Teaching Peace. Some people might say that's what I came here to do. First off, my bengali is not good enough to teach anything other than English, so my teaching of peace is limited to times when I have a translator. But something is happening that is even better than learning peace. Children are learning peace through having fun.
I have watched as our peace programs at the school have developed. We started tentatively. Puppet shows about important themes, great stories to back it up, but sometimes unsure of the purpose. What are we doing here? The children were always excited to see what was in store for them, and seeing puppet shows is always interesting. And as we continued our confidence level grew, the children grasped the concepts and the discussions were enlightening. But every month still looked the same.
Now we have expanded. We are using new techniques and skills to not just teach peace, but to let the children discover peace on their own. This month was skit month. I am part of the Bolajpur School group, and we had 4 groups of students, each being helped by a teacher from the school. The students’ task was to develop a role-play and to come up with a solution to the conflict we presented. Then they had to present that skit to the class.
The conflict was this, there were two families in a village. One family owned a cow, one family owned a vegetable garden. There was also a neighbour family, but they were not involved in the conflict. The cow was, time and again, breaking away from its line and wandering into the vegetable garden and eating the vegetables. The first few times the vegetabel owner would return the cow to its owner and ask him to keep the cow tied up, the cow's owner would respond "Oh yes, he won't end up in your vegetables anymore." But invariably, the next day, there was the cow in the vegetables. The vegetable owner got so frustrated that one day, instead of returning the cow to the owner, he brought the cow to the Kuwar, the cow jail. Now the Kuwar is a spot in the bazaar where stray cows are brought if they are found wandering around. The owner, must then go to the bazaar and pay a fine to have his cow back. Therefore, having your cow brought to the Kuwar is expensive, and it is also embarassing. To have to pick up your cow from the Kuwar is shameful to a cow owner. Needless to say, the cow's owner took the actions of the vegetable owner as an attack against him. He was angry and bitter towards the vegetable owner. So in spite, the cow owner blocked off a path through his land which was often used by the vegetable owner. The conflict grew and this was where we turned it over to the children.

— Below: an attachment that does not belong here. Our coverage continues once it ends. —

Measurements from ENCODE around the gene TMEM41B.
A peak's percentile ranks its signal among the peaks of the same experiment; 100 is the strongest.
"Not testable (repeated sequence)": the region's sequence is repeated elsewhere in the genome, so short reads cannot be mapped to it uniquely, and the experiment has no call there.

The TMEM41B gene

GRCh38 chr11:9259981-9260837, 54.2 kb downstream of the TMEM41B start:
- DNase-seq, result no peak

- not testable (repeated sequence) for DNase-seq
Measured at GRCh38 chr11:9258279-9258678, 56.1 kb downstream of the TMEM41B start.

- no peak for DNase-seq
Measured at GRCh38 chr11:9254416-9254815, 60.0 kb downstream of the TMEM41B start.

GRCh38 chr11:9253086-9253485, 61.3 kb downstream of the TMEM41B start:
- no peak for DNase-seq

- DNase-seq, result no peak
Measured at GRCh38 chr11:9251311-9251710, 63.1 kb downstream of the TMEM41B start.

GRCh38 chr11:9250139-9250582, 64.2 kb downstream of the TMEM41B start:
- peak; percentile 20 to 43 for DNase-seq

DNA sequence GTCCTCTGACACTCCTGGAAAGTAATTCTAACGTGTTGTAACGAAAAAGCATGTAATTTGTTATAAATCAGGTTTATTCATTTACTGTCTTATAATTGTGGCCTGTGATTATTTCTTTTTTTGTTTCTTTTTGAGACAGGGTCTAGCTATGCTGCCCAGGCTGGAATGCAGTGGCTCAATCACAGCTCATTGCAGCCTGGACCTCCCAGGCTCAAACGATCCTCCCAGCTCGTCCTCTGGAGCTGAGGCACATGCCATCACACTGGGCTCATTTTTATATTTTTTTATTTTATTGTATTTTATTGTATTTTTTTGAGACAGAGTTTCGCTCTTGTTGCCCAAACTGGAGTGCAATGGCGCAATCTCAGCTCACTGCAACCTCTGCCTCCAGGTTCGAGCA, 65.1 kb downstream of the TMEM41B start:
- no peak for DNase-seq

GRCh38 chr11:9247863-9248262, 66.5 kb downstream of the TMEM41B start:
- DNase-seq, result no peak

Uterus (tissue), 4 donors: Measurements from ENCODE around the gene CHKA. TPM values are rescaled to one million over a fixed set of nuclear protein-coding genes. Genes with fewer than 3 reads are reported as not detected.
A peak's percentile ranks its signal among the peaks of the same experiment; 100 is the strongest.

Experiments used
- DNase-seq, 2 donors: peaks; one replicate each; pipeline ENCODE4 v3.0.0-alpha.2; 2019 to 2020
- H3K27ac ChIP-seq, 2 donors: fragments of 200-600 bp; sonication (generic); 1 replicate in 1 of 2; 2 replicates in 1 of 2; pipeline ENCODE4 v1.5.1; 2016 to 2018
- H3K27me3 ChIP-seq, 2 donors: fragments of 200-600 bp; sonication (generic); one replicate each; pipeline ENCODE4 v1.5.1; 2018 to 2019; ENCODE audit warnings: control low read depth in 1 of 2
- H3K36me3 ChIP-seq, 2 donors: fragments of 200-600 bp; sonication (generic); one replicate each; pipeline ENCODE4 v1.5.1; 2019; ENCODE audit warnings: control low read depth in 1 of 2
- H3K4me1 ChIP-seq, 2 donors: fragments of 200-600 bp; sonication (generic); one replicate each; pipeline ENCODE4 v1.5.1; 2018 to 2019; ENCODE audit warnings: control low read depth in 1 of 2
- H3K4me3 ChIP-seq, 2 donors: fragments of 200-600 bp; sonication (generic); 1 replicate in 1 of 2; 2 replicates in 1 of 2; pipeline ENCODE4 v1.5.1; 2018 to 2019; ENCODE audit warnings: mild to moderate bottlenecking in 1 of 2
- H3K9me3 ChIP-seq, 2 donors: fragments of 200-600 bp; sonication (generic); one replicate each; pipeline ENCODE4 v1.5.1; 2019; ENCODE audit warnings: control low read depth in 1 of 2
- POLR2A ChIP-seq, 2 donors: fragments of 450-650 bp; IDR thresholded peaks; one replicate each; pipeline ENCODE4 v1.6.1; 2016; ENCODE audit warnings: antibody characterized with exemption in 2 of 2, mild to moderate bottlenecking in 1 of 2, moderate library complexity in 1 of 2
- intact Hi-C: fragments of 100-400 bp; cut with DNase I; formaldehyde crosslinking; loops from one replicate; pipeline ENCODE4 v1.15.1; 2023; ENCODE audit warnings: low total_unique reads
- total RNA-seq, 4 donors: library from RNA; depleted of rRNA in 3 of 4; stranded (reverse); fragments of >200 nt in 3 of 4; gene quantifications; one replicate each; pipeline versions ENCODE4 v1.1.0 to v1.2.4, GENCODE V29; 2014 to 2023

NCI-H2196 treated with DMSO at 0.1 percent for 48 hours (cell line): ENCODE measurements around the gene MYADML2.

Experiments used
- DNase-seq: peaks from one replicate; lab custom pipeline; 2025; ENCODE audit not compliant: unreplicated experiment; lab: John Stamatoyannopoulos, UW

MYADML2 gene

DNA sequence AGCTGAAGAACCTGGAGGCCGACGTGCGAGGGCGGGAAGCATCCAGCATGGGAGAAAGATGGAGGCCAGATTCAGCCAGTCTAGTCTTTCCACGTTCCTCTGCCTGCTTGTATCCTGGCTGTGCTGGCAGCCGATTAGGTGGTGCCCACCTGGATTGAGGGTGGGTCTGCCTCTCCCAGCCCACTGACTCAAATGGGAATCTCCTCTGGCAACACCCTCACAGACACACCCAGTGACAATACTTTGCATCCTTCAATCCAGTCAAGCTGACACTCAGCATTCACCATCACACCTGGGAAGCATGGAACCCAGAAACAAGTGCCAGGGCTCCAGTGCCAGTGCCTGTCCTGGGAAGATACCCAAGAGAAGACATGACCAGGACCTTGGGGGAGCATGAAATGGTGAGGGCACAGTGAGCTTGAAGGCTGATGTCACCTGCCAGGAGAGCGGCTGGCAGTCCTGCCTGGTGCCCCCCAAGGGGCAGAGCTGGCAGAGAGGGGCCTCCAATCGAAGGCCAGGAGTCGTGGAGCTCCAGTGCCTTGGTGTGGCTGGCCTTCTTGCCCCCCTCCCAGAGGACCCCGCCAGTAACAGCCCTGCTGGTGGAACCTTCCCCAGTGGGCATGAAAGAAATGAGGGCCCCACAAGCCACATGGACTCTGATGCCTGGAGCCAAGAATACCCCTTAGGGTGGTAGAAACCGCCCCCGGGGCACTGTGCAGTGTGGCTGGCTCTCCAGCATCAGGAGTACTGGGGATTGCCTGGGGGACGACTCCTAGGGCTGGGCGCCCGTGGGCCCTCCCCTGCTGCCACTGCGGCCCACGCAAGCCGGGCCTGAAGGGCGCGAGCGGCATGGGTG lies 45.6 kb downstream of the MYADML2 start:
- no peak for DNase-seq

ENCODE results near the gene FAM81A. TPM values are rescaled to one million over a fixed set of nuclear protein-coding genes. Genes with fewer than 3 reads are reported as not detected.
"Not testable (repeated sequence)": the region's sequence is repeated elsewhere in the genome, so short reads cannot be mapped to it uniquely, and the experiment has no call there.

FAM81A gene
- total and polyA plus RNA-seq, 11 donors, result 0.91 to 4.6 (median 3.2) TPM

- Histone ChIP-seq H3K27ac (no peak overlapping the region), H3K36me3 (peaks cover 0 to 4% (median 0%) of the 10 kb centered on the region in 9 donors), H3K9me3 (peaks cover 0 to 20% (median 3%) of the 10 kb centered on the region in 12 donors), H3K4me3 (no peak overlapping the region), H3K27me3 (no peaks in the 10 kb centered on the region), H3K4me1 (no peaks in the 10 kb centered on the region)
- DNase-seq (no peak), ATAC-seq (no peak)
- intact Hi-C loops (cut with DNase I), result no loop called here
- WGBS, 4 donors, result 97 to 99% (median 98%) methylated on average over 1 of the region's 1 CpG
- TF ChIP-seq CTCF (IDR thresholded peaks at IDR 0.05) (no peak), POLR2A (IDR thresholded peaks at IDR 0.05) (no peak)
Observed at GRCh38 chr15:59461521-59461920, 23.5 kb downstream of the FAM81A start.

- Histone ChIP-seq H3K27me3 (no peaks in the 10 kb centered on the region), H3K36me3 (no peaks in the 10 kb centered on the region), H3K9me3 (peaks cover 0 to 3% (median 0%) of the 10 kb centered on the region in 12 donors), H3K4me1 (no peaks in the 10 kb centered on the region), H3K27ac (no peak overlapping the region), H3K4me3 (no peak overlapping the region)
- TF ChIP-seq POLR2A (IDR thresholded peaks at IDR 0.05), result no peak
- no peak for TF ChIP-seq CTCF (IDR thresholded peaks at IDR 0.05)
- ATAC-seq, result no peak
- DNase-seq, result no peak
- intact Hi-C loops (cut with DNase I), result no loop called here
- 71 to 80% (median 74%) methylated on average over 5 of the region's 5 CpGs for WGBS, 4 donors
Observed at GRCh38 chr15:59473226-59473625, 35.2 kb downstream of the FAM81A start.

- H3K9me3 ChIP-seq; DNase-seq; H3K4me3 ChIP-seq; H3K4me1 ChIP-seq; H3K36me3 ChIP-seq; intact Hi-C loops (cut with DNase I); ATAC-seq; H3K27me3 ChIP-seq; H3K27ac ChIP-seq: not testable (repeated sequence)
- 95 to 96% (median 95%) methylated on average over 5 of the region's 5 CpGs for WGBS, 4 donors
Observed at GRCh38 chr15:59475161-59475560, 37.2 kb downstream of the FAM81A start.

And the students didn't disappoint. They came up with funny, creative and all slightly different solutions to the conflict. In the end, each group decided to use the neighbouring family to help resolve the dispute, either through compensation of money, compromise, new tether to keep the cow from the vegetables, many different solutions to the same conflict. Success! The point was made. No two conflicts are ever alike, and no conflict has only one right solution, there are many ways of responding to each conflict, and some may be better than others, but there is always a choice of solutions.
The use of this activity was very exciting for me. To see the teachers and our team members work alongside the students, to help the students come up with their own skits and their own solutions to the problem. We didn't need to teach peace, we could assist the children in learning something they all knew at some level. This is part of the fun of peace. We often know what it is and how it works, we just don't spend the time to really think about it and use those skills when they would be most useful. I sincerely hope that this upward momentum in the learning and teaching styles in these schools can continue and thrive over the coming years. Not only in the teaching of peace, but in the life of the schools in general. It's not about teaching peace, it's about helping others to learn peace.